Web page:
On The Job – Texas: Apartment Cockloft Fire Taxes Houston Firefighters as 30 Units Are Destroyed in Fast-Spreading Inferno

Tom McDonald reports on a fire in a non-sprinklered building that gave more than 100 Houston firefighters one of their toughest assignments in many months.


HOUSTON FIRE DEPTARTMENT Chief: Phil Boriskie Personnel: 3,877 career firefighters Apparatus: 87 engines, 37 ladders (including three towers), one heavy rescue, two tactical rescues, three air cascade units, plus fully integrated EMS operations, a Hazardous Materials Response Team and ARFF...


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HOUSTON FIRE DEPTARTMENT
Chief: Phil Boriskie
Personnel: 3,877 career firefighters
Apparatus: 87 engines, 37 ladders (including three towers), one heavy rescue, two tactical rescues, three air cascade units, plus fully integrated EMS operations, a Hazardous Materials Response Team and ARFF units at two commercial airports
Population: 2.1 million
Area: 617 square miles

On the sweltering afternoon of Tuesday, June 13, 2006, a fire in a non-sprinklered, three-story apartment building with an open cockloft and interior hallways gave more than 100 members of the Houston Fire Department (HFD) one of their toughest assignments in many months. While the city baked under 100-degree heat, firefighters battled the four-alarm blaze for three hours. More than two dozen families were left homeless.

The first alarm at the Winfield II Condominiums was dispatched at 4:16 P.M., sending more than 30 firefighters, including two incident command system (ICS) officers, on four engines, two ladder trucks, two district chief units, an ambulance, a squad (an SUV staffed by paramedics) and an incident safety officer (ISO) to the scene in the far southwest corner of the city. The HFD staffs three ISO units that respond in SUVs and are manned by a senior captain or district chief. These units respond initially on most structure fires and all hazmat calls across the city.

The apartment complex was composed of six three-story, garden-style buildings, each with 10 units per floor, accessed through interior hallways with self-closing doors on apartments and at stairwells. There were smoke detectors and fire extinguishers in hallways, but no sprinklers in the buildings. The complex was constructed prior to local fire code changes that now require sprinklers in such apartment buildings when they are built. Each building had a flat roof that rested above an undivided cockloft framed with lightweight wood components.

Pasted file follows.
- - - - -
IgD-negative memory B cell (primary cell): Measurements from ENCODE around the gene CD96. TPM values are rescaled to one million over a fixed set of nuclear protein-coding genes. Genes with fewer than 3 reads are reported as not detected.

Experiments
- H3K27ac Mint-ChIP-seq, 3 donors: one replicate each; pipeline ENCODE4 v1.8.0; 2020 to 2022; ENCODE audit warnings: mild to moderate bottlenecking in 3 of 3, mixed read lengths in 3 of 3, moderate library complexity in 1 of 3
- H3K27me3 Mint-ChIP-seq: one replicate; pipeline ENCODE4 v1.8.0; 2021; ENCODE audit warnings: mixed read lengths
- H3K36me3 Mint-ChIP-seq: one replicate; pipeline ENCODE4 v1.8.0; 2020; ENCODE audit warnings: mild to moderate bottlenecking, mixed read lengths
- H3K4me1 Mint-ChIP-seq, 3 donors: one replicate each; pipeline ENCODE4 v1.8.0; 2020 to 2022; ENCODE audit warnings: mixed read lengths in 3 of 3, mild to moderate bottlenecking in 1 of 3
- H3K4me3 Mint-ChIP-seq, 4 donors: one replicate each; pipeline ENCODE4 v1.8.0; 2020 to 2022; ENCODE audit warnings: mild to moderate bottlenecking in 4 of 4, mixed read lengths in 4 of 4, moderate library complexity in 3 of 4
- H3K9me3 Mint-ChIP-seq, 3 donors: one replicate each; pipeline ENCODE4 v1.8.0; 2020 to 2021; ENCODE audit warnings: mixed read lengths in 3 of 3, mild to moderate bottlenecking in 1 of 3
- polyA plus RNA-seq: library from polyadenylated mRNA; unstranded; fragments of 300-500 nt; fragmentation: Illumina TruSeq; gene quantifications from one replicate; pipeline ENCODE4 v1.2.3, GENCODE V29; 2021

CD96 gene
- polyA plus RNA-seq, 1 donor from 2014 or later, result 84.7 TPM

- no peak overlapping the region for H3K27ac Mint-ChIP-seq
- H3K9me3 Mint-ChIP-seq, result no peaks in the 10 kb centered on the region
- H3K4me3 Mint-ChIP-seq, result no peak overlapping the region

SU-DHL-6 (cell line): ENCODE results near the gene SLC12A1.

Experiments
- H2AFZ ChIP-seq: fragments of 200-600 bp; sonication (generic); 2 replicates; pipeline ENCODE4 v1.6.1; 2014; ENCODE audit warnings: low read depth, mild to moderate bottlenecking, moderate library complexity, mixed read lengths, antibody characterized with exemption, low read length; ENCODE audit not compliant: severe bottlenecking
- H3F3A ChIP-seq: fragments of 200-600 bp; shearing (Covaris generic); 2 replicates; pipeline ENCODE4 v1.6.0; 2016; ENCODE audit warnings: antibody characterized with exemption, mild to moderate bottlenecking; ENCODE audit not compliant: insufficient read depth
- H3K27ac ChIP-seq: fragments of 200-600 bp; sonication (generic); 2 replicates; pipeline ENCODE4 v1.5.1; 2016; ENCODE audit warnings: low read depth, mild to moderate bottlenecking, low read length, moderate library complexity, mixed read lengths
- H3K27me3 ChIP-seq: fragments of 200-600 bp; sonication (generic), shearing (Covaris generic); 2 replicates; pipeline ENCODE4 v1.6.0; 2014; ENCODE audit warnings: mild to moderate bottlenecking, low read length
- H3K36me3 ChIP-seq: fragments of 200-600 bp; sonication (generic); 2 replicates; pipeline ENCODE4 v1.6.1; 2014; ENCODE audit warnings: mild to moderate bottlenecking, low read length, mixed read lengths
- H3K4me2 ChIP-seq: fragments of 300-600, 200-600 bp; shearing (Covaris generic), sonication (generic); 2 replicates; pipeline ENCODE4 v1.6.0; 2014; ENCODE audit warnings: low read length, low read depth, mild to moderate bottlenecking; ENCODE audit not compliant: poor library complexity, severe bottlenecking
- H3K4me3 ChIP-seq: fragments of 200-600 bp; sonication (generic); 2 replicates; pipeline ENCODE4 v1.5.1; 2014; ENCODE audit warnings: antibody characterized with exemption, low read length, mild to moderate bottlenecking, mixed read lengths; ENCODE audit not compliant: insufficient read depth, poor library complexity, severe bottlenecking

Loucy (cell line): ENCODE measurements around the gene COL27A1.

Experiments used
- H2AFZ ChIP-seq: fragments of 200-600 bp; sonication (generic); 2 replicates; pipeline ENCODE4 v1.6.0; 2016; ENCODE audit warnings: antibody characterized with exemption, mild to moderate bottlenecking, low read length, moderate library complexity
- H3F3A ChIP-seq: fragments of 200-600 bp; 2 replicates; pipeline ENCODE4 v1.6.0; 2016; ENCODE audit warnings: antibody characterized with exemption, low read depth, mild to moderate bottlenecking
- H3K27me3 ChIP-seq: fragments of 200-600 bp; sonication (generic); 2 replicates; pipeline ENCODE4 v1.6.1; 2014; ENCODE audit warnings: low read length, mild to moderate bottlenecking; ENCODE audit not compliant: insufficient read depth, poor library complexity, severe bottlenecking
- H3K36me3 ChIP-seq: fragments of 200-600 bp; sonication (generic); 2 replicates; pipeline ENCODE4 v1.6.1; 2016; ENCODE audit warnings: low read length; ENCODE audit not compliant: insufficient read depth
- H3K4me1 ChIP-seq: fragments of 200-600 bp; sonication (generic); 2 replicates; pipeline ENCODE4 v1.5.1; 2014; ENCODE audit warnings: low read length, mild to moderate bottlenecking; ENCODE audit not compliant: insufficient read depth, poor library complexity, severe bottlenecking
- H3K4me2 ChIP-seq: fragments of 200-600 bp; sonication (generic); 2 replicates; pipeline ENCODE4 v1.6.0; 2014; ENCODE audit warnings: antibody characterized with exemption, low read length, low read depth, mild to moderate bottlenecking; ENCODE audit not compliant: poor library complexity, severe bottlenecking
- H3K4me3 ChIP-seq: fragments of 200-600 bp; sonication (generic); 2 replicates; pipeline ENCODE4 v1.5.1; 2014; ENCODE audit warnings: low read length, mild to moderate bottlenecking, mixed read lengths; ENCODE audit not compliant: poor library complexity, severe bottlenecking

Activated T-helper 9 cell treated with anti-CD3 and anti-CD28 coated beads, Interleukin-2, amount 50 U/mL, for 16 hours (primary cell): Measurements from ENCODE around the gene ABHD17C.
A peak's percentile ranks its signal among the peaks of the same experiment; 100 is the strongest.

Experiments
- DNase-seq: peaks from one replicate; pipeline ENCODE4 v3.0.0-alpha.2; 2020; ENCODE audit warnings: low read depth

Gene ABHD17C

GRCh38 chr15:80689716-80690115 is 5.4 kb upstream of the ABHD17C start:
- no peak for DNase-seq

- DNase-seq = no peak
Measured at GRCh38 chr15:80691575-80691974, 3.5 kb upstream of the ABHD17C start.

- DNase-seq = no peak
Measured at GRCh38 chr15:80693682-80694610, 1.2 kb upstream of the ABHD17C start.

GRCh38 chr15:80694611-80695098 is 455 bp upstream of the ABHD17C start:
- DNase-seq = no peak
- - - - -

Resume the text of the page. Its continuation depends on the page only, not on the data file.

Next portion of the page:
Like all of the buildings in the complex, the fire building was of wood-frame construction with a combination of brick, decorative sheet metal and wood siding on its exterior. Each apartment in the fire building had a screened patio, sided entirely with wood, the sum of which accounted for well over half of the building's exposed surface area.

With a street-level parking lot abutting it on most of three sides, the fire building was easily accessible to fire apparatus, but metal pedestrian security gates on the south side hindered firefighter access initially. The complex's office staff identified the fire structure as Building B. It measured approximately 200 feet long by 60 feet deep, and was separated on its east end from the identical Building A by a small, three-story structure that housed an elevator and lobbies for each floor. This small elevator structure connected Building A to Building B. Fire doors protected the elevator building on each floor, but flames did threaten it through the cockloft. A hoseline was brought in through Building A to protect that side. The original fire apartment was on the second floor of Building B, only one unit west of this elevator structure.

Initial Attack

Engine 68 was the first-due company and, indeed, arrived first. Captain Russell Harris reported fire and smoke coming from an apartment unit on the second floor. Harris, a veteran officer on Engine 68, was no stranger to this complex. He ordered his crew to pull a 1¾-inch attack line into the building, intending to stretch it up through an interior stairwell adjacent to the elevator building, but was blocked by a locked pedestrian gate.

Normally, first-due Ladder 68 would have arrived simultaneously and backed up the engine with forcible entry, but that company was unavailable at the time of the initial response. Harris ordered his crew to grab a ground ladder and access the second floor through a neighboring apartment. Although necessary, this action consumed precious time that the fire used to spread to the third floor via the exterior wood patios.

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